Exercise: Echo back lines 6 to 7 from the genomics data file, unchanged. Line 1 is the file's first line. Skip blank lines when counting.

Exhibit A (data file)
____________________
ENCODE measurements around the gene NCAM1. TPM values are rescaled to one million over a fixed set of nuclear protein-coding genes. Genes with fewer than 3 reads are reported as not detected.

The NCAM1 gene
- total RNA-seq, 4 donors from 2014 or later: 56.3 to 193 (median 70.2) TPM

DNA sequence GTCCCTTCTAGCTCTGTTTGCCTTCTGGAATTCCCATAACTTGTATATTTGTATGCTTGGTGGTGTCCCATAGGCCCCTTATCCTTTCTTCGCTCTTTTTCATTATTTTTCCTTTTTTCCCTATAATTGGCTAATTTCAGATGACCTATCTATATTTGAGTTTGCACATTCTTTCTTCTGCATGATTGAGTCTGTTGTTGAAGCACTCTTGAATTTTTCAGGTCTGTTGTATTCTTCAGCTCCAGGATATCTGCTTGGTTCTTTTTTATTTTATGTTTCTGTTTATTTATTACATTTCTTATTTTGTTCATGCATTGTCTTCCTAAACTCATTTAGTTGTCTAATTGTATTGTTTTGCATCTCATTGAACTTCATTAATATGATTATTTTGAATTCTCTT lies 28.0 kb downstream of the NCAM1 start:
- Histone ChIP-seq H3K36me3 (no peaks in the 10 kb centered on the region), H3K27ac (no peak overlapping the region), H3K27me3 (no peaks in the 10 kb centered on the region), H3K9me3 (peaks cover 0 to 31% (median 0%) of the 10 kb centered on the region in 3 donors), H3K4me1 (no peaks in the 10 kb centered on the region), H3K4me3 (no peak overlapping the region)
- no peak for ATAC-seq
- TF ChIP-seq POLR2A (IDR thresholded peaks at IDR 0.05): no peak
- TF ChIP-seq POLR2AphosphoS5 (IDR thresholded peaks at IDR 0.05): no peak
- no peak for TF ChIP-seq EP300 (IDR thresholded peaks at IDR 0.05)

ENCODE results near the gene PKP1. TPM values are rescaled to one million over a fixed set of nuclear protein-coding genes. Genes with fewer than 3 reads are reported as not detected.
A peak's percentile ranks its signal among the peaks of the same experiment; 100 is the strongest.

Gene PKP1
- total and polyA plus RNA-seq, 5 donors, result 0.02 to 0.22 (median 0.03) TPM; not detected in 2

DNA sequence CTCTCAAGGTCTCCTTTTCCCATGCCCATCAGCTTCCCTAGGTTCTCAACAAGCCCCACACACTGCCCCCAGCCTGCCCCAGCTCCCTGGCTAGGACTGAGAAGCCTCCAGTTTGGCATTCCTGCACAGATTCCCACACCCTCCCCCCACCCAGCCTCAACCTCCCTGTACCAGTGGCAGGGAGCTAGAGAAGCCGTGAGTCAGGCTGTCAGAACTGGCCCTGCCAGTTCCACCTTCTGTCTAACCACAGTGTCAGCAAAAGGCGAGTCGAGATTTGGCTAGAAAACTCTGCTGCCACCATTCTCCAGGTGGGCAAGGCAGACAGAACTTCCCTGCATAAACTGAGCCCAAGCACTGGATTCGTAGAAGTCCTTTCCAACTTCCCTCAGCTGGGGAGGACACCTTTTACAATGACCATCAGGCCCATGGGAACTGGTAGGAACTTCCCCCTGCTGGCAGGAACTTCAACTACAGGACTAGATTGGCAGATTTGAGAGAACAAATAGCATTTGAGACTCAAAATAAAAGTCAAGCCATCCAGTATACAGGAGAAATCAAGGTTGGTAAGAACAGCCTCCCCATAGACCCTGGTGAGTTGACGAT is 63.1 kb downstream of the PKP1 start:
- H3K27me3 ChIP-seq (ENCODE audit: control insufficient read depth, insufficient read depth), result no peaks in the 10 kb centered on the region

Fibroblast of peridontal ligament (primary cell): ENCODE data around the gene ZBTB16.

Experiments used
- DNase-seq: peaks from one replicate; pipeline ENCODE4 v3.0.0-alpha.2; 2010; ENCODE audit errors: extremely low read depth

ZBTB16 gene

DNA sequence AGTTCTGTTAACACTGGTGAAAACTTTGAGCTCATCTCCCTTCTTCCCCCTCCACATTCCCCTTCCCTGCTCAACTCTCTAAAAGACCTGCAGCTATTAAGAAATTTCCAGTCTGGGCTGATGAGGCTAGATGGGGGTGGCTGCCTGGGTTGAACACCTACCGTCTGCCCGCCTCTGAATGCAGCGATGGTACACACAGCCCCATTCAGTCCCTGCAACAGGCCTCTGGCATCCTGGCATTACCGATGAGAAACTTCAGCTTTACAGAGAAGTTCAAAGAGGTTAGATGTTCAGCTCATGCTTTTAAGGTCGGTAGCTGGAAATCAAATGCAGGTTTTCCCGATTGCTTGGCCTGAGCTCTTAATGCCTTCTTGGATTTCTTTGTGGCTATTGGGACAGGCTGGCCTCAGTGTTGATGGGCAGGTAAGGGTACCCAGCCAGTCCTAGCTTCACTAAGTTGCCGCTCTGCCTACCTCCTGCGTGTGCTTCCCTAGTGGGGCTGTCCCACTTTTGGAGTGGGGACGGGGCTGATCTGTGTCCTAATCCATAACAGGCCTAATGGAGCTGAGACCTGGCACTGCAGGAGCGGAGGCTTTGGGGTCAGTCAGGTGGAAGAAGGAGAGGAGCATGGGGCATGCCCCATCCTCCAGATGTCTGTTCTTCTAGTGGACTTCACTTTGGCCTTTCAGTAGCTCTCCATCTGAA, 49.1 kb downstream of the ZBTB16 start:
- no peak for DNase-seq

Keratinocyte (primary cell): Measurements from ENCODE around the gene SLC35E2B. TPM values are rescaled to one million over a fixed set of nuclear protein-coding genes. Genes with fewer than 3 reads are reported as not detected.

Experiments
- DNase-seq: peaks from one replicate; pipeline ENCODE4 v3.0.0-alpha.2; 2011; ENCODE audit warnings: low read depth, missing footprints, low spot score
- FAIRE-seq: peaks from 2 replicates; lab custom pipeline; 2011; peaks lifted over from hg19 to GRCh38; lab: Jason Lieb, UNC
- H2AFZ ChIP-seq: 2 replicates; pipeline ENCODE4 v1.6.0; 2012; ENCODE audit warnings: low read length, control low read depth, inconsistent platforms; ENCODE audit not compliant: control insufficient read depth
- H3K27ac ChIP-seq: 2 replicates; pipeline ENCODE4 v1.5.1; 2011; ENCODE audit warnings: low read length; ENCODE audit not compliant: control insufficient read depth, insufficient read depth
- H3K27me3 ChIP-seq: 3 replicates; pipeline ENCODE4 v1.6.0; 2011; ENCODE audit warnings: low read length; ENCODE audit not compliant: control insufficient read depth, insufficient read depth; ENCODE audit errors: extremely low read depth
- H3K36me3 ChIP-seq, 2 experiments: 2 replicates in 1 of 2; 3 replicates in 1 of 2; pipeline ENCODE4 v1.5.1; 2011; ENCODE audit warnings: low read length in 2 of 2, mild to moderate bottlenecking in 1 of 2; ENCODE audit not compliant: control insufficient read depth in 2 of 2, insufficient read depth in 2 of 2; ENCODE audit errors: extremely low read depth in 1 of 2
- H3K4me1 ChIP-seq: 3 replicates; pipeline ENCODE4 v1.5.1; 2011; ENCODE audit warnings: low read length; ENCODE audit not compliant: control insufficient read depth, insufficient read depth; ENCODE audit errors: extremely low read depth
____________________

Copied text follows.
- no peak for ATAC-seq
- TF ChIP-seq POLR2A (IDR thresholded peaks at IDR 0.05): no peak